The clock on the wall showed 8pm as M Dewi was tidying up her small store at the side of the road in Telemong, Bentong in Pahang.
For 20 years, the store had doubled as a home for her and her family. This made it easier for Dewi, who was now 65, to begin preparing food to sell immediately after waking up in the morning.
Moving about the small, familiar space, she glanced out the window every now and then. It had been raining without end for nearly the whole day, but she expected it to eventually potter to a stop.
What she could not see was the slow rise of water along the road outside.
Only when it reached her store did Dewi realise that something was amiss.
Once inside the store, the water continued to rise. When it reached calf-level, Dewi decided it was time to move. She went to her son’s house which was located on slightly higher ground than the store.
“I called to my grandchild to save the ducks and the chickens in the coop, and then I went,” she told MalaysiaNow.
But as the night grew deeper, the water continued to rise. Soon, it had made its way even to her son’s house.
Dewi watched as little by little, her store was swallowed up.
“My family and I rushed to find shelter,” she recalled. “We took the path to the oil palm plantation behind the house.”
With only the light from their phones to guide them, the way was slow and trecherous.
Eventually, they made their way to a nearby hall where they waited for the water to subside.
When they returned to the house, though, they discovered that Dewi’s store and home had been badly damaged.
The roof had collapsed, and personal belongings were scattered while the entire area had turned brown with mud.
Two months later, not much has changed.
Others meanwhile have suffered even bigger losses. Dewi’s neighbour, V Thilagavathy, used to live just a few hundred metres away. But the flood that hit that night swept her entire house away, leaving only the foundation intact.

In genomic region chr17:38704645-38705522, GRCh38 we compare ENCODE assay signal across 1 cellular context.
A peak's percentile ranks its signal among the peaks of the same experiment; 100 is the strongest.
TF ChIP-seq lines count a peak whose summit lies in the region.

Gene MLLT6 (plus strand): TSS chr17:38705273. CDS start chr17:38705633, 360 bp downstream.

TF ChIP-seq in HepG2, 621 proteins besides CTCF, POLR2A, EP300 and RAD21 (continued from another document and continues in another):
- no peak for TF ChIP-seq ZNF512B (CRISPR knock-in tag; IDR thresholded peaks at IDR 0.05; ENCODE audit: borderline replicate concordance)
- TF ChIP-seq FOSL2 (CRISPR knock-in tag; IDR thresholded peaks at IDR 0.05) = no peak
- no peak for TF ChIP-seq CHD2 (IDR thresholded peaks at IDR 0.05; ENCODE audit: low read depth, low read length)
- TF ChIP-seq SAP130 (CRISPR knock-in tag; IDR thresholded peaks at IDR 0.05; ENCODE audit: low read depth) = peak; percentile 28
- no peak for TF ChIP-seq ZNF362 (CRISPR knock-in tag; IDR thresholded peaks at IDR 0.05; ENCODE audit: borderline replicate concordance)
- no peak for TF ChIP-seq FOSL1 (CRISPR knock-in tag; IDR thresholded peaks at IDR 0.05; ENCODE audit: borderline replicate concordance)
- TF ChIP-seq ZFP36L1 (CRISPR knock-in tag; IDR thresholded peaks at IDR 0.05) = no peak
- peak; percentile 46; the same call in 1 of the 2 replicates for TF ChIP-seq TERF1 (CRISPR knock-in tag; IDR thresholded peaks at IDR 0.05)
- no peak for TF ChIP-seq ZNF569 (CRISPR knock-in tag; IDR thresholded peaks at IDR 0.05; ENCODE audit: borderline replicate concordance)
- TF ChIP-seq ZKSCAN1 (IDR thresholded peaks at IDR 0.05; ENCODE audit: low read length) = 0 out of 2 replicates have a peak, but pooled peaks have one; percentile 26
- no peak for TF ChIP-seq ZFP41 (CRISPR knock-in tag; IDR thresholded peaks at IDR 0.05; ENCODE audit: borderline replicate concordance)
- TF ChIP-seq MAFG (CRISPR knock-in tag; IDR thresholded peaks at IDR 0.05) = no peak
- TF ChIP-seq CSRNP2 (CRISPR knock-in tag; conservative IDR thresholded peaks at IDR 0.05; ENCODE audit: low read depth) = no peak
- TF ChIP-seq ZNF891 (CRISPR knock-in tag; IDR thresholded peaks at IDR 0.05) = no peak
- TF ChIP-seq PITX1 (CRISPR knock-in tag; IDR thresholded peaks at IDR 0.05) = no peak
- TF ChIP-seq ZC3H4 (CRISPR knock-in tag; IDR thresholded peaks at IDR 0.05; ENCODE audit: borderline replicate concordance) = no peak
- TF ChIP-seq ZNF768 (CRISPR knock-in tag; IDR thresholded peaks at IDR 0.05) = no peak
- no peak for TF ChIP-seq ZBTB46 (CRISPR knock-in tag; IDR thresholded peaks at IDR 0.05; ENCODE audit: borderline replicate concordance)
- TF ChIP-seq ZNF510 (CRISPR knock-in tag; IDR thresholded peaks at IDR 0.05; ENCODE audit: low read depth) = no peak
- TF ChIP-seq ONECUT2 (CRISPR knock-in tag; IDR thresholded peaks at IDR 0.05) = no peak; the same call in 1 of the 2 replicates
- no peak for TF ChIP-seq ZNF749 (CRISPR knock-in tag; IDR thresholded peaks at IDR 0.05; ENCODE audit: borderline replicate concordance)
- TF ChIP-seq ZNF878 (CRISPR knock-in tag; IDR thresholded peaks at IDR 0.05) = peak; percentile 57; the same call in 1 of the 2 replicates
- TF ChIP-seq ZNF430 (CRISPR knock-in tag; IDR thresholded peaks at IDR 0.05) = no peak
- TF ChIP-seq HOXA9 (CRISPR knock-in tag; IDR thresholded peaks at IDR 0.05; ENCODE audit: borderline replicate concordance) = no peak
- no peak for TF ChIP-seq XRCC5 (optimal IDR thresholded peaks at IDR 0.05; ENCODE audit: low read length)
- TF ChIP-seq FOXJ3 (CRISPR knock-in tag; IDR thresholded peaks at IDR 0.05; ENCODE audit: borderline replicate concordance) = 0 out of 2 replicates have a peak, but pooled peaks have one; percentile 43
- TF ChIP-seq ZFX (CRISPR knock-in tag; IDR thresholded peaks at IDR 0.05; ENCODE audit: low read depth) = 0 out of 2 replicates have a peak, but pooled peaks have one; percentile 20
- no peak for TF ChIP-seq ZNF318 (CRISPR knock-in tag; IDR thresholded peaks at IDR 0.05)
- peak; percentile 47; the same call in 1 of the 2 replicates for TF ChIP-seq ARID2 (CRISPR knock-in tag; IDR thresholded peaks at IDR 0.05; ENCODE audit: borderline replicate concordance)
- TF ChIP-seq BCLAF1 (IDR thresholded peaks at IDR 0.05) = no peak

“After the water subsided, I went back to see my house,” Thilagavathy said. “At the time, there were still some things there like the fridge and the television. But the next day, the scrap collectors came and took them all away.”
Like thousands of other flood victims, Thilagavathy pinned her hopes on the aid promised by the government – but her hopes were in vain.
“I applied for an interest-free loan of RM10,000 but my application was rejected because I am unemployed,” she said.
“A government officer told us to find a new plot of land so that our house could be rebuilt. But where are we supposed to find this land?”
Thilagavathy’s home had stood on river reserve land. She and her husband, who worked as a lorry driver, had also planted a few durian and oil palm trees in order to bring in a little extra money.
In his New Year address, Prime Minister Ismail Sabri Yaakob had announced several flood aid initiatives including cash assistance of RM1,000, vouchers for electrical appliances worth RM500, and cash of RM5,000 for repair works.
He said homes that had suffered serious damage would be repaired by the government at a maximum cost of RM15,000 while in cases where houses had been completely destroyed, the government would provide up to RM56,000 for a new unit.
Dewi and her family received RM1,000 from Sabai assemblyman Kamache Doray Rajoo.
While the money has helped them cover their immediate needs, the more pressing matter for Dewi is her store and home.
“Before this, they said they would help repair things but until now, nothing has happened,” she said.
She and Thilagavathy are still waiting, but hope is wearing thin.
For now, they are staying with their children but this is not a long-term solution to their troubles.
All they want is for their homes to be rebuilt so that they can continue making a living without having to further depend on anyone else.